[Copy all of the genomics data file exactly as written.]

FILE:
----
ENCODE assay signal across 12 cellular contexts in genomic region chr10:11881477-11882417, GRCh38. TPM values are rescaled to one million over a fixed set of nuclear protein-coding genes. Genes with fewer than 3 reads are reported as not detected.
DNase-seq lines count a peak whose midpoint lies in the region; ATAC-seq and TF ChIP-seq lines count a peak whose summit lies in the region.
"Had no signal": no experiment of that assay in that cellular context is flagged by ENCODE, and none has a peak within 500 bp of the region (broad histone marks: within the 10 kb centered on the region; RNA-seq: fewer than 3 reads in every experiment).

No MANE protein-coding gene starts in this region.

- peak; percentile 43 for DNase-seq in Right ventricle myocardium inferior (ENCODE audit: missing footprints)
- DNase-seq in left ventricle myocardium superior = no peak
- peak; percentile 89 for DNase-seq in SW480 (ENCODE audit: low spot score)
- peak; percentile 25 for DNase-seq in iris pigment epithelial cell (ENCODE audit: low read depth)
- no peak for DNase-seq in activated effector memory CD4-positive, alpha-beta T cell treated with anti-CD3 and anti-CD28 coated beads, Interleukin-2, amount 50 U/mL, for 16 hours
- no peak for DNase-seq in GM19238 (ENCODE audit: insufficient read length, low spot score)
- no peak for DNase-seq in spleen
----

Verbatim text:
ENCODE assay signal across 12 cellular contexts in genomic region chr10:11881477-11882417, GRCh38. TPM values are rescaled to one million over a fixed set of nuclear protein-coding genes. Genes with fewer than 3 reads are reported as not detected.
DNase-seq lines count a peak whose midpoint lies in the region; ATAC-seq and TF ChIP-seq lines count a peak whose summit lies in the region.
"Had no signal": no experiment of that assay in that cellular context is flagged by ENCODE, and none has a peak within 500 bp of the region (broad histone marks: within the 10 kb centered on the region; RNA-seq: fewer than 3 reads in every experiment).

No MANE protein-coding gene starts in this region.

- peak; percentile 43 for DNase-seq in Right ventricle myocardium inferior (ENCODE audit: missing footprints)
- DNase-seq in left ventricle myocardium superior = no peak
- peak; percentile 89 for DNase-seq in SW480 (ENCODE audit: low spot score)
- peak; percentile 25 for DNase-seq in iris pigment epithelial cell (ENCODE audit: low read depth)
- no peak for DNase-seq in activated effector memory CD4-positive, alpha-beta T cell treated with anti-CD3 and anti-CD28 coated beads, Interleukin-2, amount 50 U/mL, for 16 hours
- no peak for DNase-seq in GM19238 (ENCODE audit: insufficient read length, low spot score)
- no peak for DNase-seq in spleen